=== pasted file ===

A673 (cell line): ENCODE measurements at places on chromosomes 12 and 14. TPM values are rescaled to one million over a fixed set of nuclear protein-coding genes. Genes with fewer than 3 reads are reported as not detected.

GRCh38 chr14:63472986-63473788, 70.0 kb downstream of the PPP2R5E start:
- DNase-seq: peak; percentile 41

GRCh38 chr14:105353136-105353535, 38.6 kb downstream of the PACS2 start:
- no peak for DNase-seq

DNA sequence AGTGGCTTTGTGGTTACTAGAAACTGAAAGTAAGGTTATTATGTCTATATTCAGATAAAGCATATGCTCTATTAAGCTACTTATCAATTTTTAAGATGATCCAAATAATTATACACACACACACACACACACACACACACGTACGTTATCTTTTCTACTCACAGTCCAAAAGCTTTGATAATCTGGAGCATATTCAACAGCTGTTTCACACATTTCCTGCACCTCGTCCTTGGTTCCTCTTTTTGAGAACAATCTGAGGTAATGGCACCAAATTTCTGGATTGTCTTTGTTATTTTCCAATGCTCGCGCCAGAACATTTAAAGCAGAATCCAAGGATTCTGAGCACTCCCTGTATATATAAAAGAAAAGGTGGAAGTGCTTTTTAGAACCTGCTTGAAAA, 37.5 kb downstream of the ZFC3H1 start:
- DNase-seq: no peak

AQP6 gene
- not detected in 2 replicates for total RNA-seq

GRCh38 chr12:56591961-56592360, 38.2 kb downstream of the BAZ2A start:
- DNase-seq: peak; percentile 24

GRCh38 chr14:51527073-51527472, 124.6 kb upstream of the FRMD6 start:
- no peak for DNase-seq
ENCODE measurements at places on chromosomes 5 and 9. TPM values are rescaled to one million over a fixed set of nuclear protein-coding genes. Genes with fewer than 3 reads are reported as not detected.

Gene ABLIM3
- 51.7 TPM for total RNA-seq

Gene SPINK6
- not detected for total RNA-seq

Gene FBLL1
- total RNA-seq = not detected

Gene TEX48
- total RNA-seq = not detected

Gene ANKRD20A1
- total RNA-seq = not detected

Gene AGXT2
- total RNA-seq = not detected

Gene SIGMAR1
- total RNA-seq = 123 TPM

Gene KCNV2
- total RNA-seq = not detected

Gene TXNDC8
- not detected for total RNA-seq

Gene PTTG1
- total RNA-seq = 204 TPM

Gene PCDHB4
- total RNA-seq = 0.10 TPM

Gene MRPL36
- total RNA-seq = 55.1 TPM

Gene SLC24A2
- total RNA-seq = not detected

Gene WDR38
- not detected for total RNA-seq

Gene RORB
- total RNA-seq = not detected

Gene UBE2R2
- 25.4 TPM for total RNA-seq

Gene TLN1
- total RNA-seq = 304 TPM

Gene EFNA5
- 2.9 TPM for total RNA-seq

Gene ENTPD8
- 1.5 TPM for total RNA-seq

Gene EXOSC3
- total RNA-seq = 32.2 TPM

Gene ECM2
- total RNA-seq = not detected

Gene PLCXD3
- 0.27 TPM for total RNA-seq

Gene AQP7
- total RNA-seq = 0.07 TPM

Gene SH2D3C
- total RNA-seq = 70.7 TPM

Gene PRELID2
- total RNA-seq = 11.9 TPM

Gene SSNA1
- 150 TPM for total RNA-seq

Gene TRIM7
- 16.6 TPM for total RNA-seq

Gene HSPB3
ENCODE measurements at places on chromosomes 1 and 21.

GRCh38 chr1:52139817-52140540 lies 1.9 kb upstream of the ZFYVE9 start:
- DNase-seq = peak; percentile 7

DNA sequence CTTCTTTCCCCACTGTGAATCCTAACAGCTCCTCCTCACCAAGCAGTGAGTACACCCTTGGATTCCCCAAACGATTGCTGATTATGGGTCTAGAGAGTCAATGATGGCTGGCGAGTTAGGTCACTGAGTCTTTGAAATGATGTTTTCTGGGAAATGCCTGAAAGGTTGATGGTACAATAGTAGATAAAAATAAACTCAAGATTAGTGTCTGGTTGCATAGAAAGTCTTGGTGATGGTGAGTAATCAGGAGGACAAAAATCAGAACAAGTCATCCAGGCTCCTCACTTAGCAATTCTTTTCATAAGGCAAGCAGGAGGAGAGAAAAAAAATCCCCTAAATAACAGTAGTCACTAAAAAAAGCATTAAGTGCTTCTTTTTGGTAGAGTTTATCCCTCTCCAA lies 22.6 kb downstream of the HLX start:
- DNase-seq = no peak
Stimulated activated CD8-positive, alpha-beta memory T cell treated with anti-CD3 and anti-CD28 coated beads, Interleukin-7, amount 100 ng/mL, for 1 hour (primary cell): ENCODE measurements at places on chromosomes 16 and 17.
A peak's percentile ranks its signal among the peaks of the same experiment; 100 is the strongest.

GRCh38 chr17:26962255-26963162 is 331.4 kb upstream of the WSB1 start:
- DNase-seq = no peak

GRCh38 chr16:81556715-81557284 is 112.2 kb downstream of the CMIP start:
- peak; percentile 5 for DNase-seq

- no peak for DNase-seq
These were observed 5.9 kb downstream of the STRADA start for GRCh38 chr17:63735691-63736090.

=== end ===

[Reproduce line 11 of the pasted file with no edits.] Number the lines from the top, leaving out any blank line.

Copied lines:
- DNase-seq: peak; percentile 24